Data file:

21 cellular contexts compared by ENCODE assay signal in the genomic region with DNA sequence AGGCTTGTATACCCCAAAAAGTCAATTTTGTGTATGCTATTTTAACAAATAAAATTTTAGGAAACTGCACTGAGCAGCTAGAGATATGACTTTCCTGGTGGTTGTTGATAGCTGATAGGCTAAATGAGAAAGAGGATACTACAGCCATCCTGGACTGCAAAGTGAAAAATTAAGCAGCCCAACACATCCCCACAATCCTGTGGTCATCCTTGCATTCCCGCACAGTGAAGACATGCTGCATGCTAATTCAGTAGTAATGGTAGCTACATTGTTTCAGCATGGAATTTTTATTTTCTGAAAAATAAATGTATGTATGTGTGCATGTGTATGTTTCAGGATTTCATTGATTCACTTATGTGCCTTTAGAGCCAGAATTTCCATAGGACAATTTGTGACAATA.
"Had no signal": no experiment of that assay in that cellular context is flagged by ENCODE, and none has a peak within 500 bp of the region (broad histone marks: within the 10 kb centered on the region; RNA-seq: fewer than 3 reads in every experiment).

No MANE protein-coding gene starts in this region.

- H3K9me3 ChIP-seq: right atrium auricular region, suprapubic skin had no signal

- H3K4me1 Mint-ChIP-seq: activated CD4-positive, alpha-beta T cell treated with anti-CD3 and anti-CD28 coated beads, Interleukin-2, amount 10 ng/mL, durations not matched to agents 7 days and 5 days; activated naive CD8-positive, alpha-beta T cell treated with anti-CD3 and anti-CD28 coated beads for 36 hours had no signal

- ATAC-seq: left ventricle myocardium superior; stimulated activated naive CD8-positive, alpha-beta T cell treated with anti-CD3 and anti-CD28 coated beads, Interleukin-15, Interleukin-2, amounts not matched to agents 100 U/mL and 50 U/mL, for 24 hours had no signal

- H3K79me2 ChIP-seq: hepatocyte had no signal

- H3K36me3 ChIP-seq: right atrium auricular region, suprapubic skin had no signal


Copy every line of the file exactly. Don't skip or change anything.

21 cellular contexts compared by ENCODE assay signal in the genomic region with DNA sequence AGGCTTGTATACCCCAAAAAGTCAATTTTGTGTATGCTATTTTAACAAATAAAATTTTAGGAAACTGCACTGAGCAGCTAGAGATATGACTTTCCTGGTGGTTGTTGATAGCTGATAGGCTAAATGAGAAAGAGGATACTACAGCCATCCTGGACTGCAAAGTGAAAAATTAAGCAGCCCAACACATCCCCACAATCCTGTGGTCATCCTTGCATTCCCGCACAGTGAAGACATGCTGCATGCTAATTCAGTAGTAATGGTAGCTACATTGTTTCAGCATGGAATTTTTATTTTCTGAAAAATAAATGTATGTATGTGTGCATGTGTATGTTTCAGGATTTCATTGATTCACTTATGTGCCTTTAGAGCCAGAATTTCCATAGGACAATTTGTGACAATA.
"Had no signal": no experiment of that assay in that cellular context is flagged by ENCODE, and none has a peak within 500 bp of the region (broad histone marks: within the 10 kb centered on the region; RNA-seq: fewer than 3 reads in every experiment).

No MANE protein-coding gene starts in this region.

- H3K9me3 ChIP-seq: right atrium auricular region, suprapubic skin had no signal

- H3K4me1 Mint-ChIP-seq: activated CD4-positive, alpha-beta T cell treated with anti-CD3 and anti-CD28 coated beads, Interleukin-2, amount 10 ng/mL, durations not matched to agents 7 days and 5 days; activated naive CD8-positive, alpha-beta T cell treated with anti-CD3 and anti-CD28 coated beads for 36 hours had no signal

- ATAC-seq: left ventricle myocardium superior; stimulated activated naive CD8-positive, alpha-beta T cell treated with anti-CD3 and anti-CD28 coated beads, Interleukin-15, Interleukin-2, amounts not matched to agents 100 U/mL and 50 U/mL, for 24 hours had no signal

- H3K79me2 ChIP-seq: hepatocyte had no signal

- H3K36me3 ChIP-seq: right atrium auricular region, suprapubic skin had no signal